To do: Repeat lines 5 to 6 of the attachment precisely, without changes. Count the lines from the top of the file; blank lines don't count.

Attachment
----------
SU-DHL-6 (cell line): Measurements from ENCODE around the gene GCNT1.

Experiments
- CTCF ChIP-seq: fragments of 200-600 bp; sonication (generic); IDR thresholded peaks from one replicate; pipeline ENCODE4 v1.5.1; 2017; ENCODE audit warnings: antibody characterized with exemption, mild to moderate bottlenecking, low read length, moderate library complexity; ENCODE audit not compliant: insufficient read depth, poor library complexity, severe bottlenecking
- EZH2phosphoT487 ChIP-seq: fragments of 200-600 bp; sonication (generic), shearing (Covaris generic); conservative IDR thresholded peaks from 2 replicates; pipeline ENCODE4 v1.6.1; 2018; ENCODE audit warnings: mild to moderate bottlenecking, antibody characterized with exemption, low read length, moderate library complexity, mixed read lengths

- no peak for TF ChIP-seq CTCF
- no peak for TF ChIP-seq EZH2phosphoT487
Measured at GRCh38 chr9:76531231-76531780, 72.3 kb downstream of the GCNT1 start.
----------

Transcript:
- no peak for TF ChIP-seq CTCF
- no peak for TF ChIP-seq EZH2phosphoT487